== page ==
Updated: Dec 10, 2021
As we covered in part one of this blog, money is more than math. It's also personal and emotional. You can find part one here.
A very emotional decision people face is whether or not to help out our friends and family with money. If it hasn't happened to you already, someone you care about will likely ask you to borrow money. It's difficult to say no to people we care about, but in all honesty loaning money to friends and family risks putting your personal relationships in peril.
When you loan money to friends and family, your relationship with them changes. The money that is owed will always put a fog around your interactions. Until the moment the loan is paid back, that will remain. Oftentimes, these loans are not paid back or they are not paid back in a timely manner which causes tension and can even end friendships.
Think about it for a minute. If someone is struggling to pay who they owe already, loaning them money means they will be struggling to pay you. It's easy in this situation to blame the person for not paying, but the person making the loan has some blame as well because that person has obligated someone who was already struggling with money to pay them. When you think about it logically, that doesn't make sense at all. This further emphasizes that money is not just about logic. You love your friends and family, therefore it is more difficult to be logical. When it comes down to it, you do not need to be loaning money to your friends and family. The risk to your relationships is just too great.
So should we never help people out with money? It's not automatically wrong to do so, but when you help someone with money, don't loan it to them. GIVE it to them! This takes away the obligation and the tension.
Of course there are a couple things to consider before doing so:
Would giving the person this money enable them to continue bad habits?
If so, you are not helping, but hurting them. Ask questions about their situation. They have asked you for your money, there's nothing wrong with you asking about their situation. If they are struggling with something like addiction or irresponsible spending, you definitely wouldn't want to enable them to continue that.
Is the amount you are giving money that you can afford to lose?
Just because you have the amount they're asking for in your account doesn't mean you can afford it. Do you have an emergency fund of 3 to 6 months of expenses? Are you saving up for something you need and you would be set back? Does the amount make you uncomfortable? If so, you need to kindly say no. Consider helping in a different way like giving them a ride or giving them a place to crash for a few nights if they need it.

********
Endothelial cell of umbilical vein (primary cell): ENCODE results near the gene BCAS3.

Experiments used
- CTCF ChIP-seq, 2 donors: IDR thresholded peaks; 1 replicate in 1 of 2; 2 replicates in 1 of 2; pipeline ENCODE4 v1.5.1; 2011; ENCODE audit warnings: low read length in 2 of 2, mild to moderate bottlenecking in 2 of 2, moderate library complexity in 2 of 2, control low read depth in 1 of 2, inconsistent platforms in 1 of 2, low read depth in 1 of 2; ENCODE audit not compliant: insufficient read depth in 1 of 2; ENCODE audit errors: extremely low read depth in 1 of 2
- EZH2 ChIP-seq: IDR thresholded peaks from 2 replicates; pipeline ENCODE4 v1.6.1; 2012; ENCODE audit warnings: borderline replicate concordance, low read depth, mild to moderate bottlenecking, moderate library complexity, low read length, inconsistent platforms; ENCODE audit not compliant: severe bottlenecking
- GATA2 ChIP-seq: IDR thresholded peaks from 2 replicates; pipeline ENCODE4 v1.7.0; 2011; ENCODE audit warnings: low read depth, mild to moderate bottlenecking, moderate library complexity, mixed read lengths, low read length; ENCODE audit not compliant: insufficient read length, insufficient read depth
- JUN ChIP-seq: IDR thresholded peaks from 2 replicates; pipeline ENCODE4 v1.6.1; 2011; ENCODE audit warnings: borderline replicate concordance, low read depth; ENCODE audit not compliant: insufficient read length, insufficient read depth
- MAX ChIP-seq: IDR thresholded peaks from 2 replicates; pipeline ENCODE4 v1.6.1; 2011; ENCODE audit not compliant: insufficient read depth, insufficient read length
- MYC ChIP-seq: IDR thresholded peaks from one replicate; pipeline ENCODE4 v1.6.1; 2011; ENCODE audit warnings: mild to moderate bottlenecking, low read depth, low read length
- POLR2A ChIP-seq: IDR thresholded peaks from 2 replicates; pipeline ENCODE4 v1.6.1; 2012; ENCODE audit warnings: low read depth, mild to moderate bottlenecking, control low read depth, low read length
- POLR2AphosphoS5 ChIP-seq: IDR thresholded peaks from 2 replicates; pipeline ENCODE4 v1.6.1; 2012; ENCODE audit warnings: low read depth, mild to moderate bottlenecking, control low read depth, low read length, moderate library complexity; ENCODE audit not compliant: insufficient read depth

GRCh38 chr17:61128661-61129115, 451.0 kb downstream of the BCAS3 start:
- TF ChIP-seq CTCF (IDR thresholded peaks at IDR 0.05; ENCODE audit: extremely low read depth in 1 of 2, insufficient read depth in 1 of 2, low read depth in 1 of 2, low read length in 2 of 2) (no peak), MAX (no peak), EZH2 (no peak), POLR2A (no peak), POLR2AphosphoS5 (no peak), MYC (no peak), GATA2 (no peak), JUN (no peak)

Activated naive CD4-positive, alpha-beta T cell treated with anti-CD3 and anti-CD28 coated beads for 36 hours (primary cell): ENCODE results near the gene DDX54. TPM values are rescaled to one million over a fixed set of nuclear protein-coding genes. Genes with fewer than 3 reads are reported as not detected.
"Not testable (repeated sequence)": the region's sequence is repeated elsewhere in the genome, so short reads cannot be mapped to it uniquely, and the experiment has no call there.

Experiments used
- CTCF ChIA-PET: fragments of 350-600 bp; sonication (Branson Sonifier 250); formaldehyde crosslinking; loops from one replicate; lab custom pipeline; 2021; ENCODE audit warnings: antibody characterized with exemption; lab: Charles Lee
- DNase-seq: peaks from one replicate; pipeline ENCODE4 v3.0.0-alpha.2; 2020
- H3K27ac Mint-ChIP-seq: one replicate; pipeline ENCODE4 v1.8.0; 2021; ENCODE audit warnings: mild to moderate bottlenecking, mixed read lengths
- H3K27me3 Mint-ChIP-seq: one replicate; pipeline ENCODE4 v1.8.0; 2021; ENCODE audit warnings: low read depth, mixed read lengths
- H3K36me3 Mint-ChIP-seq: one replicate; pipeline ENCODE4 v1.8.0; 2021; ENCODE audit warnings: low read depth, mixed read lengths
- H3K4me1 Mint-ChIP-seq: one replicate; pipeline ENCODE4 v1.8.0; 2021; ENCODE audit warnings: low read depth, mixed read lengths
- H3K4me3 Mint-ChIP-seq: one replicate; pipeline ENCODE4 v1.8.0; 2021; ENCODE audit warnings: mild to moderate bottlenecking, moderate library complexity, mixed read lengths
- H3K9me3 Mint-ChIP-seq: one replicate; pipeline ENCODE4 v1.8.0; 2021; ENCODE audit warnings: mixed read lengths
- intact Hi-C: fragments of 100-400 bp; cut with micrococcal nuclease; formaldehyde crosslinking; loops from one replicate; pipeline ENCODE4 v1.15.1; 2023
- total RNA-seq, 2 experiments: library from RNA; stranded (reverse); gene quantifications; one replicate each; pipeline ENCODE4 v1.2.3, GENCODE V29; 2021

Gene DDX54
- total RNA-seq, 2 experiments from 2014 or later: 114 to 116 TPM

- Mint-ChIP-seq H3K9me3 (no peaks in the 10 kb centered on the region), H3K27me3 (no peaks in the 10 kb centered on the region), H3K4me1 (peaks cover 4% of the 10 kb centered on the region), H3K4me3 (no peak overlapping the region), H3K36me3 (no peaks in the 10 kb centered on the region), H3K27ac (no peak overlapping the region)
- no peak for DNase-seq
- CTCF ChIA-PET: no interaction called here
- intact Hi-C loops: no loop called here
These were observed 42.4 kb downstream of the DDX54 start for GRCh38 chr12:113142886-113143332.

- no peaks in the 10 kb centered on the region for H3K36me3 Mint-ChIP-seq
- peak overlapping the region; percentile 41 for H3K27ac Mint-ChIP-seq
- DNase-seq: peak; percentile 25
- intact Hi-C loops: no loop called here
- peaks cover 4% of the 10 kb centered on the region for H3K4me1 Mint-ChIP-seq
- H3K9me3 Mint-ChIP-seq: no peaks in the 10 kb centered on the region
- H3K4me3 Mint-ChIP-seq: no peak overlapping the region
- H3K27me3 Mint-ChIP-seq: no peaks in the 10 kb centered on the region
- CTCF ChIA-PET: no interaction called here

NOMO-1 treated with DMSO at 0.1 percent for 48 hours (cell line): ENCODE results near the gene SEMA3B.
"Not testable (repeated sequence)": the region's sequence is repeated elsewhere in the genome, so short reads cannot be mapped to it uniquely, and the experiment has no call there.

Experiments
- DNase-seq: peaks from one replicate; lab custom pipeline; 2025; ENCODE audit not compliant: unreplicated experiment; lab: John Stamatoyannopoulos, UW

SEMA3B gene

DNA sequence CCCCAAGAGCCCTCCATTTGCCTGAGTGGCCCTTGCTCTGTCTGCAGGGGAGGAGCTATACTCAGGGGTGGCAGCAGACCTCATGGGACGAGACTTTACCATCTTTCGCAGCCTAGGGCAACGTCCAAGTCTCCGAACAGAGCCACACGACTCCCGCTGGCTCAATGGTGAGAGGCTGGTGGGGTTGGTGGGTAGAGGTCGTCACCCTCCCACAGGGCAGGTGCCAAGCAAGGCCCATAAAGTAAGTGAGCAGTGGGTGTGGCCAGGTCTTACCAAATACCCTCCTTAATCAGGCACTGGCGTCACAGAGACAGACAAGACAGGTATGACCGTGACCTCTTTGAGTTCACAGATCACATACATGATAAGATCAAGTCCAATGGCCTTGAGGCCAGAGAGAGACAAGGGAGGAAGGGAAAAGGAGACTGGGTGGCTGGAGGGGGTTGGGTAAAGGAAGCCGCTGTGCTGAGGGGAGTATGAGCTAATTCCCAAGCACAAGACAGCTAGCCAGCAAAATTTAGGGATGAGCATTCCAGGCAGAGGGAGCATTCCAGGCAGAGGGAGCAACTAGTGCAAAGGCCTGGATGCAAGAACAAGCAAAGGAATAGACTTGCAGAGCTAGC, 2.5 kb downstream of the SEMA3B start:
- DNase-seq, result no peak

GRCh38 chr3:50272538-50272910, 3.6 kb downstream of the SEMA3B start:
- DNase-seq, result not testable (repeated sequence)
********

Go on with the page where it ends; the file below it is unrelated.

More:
If all checks out and you want to help, then give it to them free and clear. If the person you gave money to really wants to give it back at a later date, that's fine. You gave it as a gift, so there is no issue.
There is a variation on this theme that is common-cosigning loans. When a person does not have good credit they cannot get a loan on their own. In order for them to get a loan, the bank will require a cosigner. When you cosign for someone, you are not just vouching for them. You are saying that you are liable for the loan in the event the primary signer does not pay it. If a cosigner refuses to pay or cannot pay, his or her credit will be wrecked as will the relationship with the person cosigned for.
Banks are dying to loan people money. If they have determined that your friend or family member should not be given a loan, then you do not need to be putting your name on the line. Either give the money or stay out of it.
Money Affects Relationships
Money would be easier to deal with if it wasn't for the personal/emotional side of it. It's one of the challenges of life that we have to deal with, but it's one we must be able to handle if we want to be successful. Most people are living paycheck to paycheck. If you are one who is perceived as having it even slightly together financially, people will ask your for money.
If your name is not something like Arvest, Bank of America, or Chase Bank, do not be loaning people money and by all means do not be cosigning someone else's debts. Your relationships and finances are not worth the risk.
If you are struggling with money or someone you know is asking you for money, reach out to us, so we can build a plan to turn the situation around. Your pocketbook will thank you!